In response to Elliott Z. Stein, a senior litigation analyst at Bloomberg Intelligence, the U.S. Securities and Alternate Fee (SEC) finds itself in a vulnerable position following a recent court judgement that questions its long-standing reasons for denying spot Bitcoin ETFs.
The SEC has historically justified its denials by stating that there is a lack of a regulated crypto market with sufficient size to prevent manipulation. However, the US Court of Appeals for the D.C. Circuit sided with Grayscale, a leading bitcoin asset management company, declaring the SEC’s decision to be “arbitrary and capricious.” The court noted that the SEC had previously approved a Bitcoin futures product, providing a precedent that should continue to identify Bitcoin ETFs.
The court decision comes at a time when the market is growing more confident that spot Bitcoin ETFs will be approved. According to analysts James Seyffart and Eric Balchunas, there is a 75% chance of approval this year and a 95% chance by the end of 2024.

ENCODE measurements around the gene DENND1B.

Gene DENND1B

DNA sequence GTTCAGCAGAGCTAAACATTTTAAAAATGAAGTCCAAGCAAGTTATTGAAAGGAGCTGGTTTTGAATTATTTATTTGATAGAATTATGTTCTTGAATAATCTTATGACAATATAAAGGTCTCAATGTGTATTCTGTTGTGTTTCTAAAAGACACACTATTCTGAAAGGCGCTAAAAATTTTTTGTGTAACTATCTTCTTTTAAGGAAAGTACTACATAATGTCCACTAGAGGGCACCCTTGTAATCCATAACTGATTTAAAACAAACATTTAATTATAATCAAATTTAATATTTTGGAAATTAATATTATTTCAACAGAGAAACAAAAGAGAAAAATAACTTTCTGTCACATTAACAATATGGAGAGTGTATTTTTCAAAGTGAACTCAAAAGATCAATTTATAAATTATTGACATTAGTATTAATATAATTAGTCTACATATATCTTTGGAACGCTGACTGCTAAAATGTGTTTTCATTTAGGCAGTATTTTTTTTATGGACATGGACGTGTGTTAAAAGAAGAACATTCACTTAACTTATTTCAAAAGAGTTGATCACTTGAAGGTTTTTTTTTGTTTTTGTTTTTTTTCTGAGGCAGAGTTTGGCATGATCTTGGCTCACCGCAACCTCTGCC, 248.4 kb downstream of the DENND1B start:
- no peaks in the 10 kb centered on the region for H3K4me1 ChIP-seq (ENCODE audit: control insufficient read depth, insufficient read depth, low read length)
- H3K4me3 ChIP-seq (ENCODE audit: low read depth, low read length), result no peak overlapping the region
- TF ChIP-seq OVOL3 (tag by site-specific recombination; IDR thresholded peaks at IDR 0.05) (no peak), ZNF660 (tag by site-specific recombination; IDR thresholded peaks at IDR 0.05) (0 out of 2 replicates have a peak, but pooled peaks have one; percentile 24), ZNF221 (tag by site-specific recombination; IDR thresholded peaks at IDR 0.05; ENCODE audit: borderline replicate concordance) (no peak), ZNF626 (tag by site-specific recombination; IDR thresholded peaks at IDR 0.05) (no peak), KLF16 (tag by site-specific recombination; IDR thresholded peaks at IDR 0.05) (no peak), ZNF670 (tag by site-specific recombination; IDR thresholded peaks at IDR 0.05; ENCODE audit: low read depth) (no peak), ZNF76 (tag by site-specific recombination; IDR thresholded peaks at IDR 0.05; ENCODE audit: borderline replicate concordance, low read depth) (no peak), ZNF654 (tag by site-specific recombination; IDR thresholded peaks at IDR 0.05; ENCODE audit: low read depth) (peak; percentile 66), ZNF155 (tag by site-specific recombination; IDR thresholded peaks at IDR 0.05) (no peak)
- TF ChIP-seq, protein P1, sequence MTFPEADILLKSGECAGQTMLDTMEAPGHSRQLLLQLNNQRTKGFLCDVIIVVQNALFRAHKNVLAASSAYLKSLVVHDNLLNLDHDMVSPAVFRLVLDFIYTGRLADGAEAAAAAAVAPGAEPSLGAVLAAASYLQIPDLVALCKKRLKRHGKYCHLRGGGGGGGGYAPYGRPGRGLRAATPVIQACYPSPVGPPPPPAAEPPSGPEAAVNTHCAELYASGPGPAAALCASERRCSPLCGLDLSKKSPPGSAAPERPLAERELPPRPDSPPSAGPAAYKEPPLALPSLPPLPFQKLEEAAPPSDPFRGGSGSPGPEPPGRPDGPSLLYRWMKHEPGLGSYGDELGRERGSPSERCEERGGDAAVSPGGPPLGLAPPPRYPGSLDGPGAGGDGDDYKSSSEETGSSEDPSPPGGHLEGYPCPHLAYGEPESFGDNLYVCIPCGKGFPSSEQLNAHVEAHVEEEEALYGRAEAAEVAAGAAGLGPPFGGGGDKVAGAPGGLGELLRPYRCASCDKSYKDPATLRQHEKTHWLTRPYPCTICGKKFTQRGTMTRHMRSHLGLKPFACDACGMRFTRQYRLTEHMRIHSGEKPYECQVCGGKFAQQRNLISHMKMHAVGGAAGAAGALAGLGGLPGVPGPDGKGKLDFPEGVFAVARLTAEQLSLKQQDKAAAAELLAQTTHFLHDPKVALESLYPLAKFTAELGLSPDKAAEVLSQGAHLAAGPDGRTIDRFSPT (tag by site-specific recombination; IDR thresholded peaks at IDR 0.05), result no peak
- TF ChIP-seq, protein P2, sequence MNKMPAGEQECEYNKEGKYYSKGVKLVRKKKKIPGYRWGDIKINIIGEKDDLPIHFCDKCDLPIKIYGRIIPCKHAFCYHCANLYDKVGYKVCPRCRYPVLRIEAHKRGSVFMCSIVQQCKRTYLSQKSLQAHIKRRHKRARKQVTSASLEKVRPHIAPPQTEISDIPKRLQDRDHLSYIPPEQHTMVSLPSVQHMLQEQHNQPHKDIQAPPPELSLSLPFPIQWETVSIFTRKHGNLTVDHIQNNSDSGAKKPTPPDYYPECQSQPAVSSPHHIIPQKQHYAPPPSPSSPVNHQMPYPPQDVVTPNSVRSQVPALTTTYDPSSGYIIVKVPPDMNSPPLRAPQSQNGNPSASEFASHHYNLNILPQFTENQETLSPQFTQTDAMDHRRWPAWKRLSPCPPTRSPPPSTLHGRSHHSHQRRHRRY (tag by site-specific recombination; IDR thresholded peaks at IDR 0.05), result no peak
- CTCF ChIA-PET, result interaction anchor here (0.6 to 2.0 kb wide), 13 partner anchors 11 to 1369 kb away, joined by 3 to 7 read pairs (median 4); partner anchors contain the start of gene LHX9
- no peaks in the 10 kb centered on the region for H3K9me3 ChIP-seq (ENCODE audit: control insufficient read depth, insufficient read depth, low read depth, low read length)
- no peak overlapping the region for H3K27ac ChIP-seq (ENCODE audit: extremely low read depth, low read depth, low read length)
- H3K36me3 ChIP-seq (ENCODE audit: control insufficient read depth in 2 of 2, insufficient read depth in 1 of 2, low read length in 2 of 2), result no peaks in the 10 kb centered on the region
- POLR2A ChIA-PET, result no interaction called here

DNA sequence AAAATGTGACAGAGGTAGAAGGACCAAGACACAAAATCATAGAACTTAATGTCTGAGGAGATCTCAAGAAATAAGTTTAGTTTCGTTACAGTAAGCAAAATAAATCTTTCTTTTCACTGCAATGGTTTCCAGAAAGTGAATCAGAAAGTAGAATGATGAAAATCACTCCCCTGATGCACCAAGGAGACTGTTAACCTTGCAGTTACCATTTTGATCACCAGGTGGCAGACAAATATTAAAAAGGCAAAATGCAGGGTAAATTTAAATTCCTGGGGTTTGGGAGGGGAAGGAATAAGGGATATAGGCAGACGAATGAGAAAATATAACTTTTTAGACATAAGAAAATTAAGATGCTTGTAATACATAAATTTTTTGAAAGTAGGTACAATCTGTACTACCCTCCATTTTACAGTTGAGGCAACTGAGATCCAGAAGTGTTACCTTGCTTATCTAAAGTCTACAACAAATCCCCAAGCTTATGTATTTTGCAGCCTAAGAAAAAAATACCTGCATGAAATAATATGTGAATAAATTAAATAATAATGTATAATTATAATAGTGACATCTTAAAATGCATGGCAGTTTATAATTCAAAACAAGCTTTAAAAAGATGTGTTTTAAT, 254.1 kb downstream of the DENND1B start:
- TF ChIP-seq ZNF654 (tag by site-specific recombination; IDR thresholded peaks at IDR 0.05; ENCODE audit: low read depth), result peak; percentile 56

Stein expresses concern that the SEC may face further legal problems as a result of their switch to new grounds for rejection, such as custody issues.
A series of choices must now be made by the SEC. Although the forceful wording of the ruling makes the court’s decision considerably less intriguing, it might be enchanting. In contrast, the SEC may approve some or all of the nine applications for a spot Bitcoin ETF that are now pending, including those from major participants like Ark, Bitwise, and BlackRock. This decision must be made by the regulator within a maximum of 240 days, with January 10, 2024 as the primary deadline. Another option is to give you a fresh justification for the denial, although this move would invite more legal action.
Gary Gensler, the chair of the SEC, must decide whether to change with the times or to stand his ground and maybe spark new legal disputes. The decision might have significant effects on the cryptocurrency sector and the larger financial system.